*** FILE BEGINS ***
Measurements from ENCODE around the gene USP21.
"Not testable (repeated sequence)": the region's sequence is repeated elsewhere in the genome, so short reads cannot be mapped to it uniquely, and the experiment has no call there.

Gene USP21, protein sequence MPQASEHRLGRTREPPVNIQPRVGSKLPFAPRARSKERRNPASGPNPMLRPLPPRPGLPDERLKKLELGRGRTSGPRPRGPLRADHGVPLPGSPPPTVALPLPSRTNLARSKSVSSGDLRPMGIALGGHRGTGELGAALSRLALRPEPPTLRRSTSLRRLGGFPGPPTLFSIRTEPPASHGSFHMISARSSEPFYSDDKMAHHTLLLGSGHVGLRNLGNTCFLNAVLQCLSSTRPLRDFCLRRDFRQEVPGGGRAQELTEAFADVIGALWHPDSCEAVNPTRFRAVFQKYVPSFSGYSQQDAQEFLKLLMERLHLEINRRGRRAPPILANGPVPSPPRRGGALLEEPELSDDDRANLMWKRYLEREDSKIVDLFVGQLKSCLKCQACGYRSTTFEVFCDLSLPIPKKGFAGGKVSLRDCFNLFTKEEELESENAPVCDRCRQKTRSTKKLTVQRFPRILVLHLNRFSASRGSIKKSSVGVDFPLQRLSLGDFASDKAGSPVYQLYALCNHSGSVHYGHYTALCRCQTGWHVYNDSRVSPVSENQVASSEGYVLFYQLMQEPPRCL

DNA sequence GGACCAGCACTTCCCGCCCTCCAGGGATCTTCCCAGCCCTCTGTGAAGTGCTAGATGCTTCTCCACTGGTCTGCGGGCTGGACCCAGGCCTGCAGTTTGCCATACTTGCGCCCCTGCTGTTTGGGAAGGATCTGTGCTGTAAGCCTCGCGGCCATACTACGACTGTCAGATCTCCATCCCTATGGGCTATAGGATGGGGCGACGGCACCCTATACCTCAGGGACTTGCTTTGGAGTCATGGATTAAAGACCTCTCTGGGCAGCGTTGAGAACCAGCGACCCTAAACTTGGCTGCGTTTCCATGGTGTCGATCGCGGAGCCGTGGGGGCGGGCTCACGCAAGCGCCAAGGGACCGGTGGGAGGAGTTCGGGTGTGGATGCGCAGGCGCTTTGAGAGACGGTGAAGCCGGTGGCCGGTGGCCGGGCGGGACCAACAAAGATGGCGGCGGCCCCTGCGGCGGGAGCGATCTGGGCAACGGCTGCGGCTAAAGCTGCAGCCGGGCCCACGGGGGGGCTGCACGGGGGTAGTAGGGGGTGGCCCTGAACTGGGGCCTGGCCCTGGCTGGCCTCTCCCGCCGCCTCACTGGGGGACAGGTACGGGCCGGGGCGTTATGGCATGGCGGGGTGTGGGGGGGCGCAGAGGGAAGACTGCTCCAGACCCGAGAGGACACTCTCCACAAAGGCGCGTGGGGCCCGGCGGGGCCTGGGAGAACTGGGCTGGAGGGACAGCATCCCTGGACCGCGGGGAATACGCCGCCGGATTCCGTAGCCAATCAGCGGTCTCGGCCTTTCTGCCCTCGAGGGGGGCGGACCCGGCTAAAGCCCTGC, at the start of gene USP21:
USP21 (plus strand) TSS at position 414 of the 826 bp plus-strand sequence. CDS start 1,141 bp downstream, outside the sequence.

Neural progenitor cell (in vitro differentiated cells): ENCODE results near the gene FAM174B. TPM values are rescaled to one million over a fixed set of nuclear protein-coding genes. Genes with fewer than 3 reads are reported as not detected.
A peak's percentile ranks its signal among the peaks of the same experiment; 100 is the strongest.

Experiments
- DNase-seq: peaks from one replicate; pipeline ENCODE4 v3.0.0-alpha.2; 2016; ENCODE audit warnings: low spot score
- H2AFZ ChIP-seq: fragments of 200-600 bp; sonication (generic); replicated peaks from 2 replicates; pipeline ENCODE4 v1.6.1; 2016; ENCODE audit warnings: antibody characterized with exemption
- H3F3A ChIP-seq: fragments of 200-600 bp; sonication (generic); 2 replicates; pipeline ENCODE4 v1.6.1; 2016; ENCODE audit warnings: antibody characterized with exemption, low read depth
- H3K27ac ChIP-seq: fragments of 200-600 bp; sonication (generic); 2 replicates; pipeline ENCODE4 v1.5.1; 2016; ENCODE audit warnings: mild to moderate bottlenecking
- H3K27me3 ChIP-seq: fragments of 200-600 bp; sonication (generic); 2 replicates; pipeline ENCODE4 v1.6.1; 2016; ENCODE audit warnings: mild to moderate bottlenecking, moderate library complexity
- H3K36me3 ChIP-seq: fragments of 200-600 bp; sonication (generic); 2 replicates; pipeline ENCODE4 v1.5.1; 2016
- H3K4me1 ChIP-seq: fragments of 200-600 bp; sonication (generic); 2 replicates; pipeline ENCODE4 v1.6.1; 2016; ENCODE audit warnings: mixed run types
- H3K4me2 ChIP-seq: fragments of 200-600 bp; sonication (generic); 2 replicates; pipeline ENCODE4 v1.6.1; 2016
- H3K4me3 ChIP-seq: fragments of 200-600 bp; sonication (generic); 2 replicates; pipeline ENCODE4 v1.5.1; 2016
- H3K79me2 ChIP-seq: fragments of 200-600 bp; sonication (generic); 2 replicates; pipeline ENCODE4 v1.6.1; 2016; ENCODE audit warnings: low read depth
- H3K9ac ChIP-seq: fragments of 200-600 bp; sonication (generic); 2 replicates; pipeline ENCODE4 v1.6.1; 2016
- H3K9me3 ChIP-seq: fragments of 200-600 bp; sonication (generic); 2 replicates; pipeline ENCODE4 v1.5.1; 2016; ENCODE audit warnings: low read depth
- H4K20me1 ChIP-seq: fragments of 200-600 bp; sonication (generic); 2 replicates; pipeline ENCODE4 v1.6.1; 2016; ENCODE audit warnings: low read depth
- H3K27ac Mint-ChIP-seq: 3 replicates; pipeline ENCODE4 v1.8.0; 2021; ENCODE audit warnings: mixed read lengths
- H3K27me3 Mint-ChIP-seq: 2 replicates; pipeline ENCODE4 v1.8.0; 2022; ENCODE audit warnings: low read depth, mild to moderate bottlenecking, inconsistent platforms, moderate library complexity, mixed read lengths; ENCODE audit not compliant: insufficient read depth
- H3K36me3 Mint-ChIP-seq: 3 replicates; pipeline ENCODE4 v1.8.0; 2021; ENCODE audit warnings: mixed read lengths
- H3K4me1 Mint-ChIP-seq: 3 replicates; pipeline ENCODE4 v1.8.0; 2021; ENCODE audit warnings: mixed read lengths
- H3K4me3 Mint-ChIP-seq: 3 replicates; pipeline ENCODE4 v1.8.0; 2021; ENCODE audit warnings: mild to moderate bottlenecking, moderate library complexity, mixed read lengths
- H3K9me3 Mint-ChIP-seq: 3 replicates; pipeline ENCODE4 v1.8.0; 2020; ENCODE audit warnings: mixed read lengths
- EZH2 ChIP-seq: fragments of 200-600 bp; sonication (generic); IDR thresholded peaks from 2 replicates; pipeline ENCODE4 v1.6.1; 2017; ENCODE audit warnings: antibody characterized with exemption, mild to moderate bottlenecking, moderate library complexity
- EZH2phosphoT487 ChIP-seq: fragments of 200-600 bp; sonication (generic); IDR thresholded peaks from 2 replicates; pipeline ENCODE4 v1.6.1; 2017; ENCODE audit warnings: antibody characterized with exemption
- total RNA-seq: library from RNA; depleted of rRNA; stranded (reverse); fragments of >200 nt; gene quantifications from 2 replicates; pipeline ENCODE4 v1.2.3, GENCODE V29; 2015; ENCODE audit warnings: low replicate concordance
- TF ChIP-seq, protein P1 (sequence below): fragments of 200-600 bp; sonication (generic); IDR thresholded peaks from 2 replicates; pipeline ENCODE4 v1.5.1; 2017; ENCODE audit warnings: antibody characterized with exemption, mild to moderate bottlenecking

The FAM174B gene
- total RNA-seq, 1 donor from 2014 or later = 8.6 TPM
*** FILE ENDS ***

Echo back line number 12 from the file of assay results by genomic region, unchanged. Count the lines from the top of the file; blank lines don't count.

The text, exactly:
- H3K27ac ChIP-seq: fragments of 200-600 bp; sonication (generic); 2 replicates; pipeline ENCODE4 v1.5.1; 2016; ENCODE audit warnings: mild to moderate bottlenecking